A source close to Serb President Aleksandar Vučić told Jerusalem Post reporter Lahav Harkov on Wednesday that “Serbia will not move its embassy to Jerusalem if Israel recognizes Kosovo as an independent country,” and that “this move by Israel would harm the otherwise intimate relationship between Israel and Serbia and it will never be the same. It’s that simple (Serbia won’t move embassy if Israel recognizes Kosovo).”
Harkov cited the Serb source as saying that “Israel recognizing Kosovo would be akin to countries unilaterally recognizing ‘Palestine.’”
Serbia strongly opposed Kosovo’s unilateral declaration of independence in February 2008 and recalled its ambassadors from all the countries which recognized it. The Serbian Interior Ministry issued an arrest warrant against three leading Kosovo politicians, Hashim Thaçi, Fatmir Sejdiu and Jakup Krasniqi, on charges of high treason. In March 2008, the Serbian Prime Minister Vojislav Koštunica resigned, dissolving the coalition government and forcing new elections. Conflicts between the two countries continued until April 19, 2013, when the two governments completed the Brussels Agreement that allowed both Serbia and Kosovo to seek integration by the EU.
In late 2014, Kosovo–Serbia negotiations reached a standstill after the newly elected government in Kosovo advanced a more hardline approach towards Serbia. This was made even more difficult after Serbian President Tomislav Nikolic declared in december 2014 that any decision on Kosovo must be submitted to a referendum in Serbia.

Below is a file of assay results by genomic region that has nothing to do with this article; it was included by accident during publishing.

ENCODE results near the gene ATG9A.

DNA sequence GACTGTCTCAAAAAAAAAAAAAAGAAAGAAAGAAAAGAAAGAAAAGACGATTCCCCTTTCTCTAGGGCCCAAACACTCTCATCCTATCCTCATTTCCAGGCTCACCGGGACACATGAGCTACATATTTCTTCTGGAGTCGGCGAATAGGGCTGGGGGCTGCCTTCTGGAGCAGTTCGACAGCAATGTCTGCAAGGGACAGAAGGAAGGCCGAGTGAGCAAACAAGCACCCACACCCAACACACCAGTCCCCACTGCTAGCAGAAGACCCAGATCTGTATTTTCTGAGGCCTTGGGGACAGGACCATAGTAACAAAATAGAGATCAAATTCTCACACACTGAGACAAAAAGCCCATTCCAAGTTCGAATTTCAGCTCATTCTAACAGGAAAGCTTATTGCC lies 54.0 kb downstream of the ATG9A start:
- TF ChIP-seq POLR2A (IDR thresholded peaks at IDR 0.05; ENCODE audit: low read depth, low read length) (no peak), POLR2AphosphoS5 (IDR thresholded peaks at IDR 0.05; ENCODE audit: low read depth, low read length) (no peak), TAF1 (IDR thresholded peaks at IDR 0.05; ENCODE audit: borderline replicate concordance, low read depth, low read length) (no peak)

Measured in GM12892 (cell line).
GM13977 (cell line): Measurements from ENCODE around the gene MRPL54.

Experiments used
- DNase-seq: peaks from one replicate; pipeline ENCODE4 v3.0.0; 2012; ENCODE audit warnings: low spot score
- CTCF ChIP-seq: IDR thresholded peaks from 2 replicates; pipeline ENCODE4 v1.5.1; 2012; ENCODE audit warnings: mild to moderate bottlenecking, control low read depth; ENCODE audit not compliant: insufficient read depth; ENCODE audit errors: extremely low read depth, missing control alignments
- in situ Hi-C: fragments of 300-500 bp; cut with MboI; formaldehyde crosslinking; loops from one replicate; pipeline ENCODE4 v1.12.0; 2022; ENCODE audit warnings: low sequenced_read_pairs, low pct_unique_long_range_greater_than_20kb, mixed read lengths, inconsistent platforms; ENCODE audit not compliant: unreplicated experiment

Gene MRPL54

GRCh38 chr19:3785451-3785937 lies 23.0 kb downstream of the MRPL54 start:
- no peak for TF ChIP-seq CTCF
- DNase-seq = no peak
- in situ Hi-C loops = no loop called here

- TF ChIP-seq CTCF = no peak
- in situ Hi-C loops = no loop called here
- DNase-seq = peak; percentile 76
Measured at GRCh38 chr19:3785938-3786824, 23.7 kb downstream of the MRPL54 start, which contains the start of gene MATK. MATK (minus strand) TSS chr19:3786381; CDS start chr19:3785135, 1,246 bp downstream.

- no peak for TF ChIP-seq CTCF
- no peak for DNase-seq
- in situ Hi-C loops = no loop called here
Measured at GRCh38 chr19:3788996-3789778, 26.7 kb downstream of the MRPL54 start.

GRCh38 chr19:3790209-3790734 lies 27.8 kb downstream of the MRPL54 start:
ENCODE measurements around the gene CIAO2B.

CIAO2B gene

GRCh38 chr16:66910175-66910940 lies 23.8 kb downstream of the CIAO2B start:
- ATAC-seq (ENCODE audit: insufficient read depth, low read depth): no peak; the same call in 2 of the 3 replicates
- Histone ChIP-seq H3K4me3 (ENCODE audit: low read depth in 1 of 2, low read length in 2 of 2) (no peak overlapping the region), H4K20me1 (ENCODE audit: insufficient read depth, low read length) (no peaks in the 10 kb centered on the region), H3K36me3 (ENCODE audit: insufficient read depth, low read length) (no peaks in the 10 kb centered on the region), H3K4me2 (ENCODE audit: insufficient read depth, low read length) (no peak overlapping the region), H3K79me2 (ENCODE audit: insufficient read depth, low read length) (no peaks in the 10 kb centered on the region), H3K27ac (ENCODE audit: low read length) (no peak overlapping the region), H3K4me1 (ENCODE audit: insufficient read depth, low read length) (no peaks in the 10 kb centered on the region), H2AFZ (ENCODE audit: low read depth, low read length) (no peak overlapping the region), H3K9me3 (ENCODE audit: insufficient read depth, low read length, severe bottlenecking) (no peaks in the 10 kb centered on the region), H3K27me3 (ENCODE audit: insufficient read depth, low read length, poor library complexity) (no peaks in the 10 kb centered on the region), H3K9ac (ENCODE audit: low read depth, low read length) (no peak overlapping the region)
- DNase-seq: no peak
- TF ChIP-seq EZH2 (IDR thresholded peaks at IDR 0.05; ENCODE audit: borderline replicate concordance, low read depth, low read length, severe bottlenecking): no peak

In August 2015, after Kosovo and Serbia signed agreements in key areas in an effort to normalize relations, Kosovo’s foreign minister claimed it was a de facto recognition of his country’s independence, while Serbia’s prime minister insisted the whole deal was about protecting the rights of ethnic-Serbs in Kosovo. There’s more: even though the Serbs have been pressed by the EU to recognize Kosovo’s right to join the union, the Serbian government still opposes any attempt on the part of Kosovo to join the UN, and Serbia is protesting the move to allow Kosovo to join UNESCO.
The parallels to Israel’s international troubles with the Palestinian Authority are glaring, naturally, and the Serbs, who consider themselves old friends of Israel and the Jews, feel betrayed by Israel’s embrace of President Donald Trump’s move to have both rival countries open their embassies in Jerusalem. And while the Serbs are likely hesitant to confront the US president on this issue, they are attempting an end run here, by conveying to an Israeli reporter just how unhappy this makes them.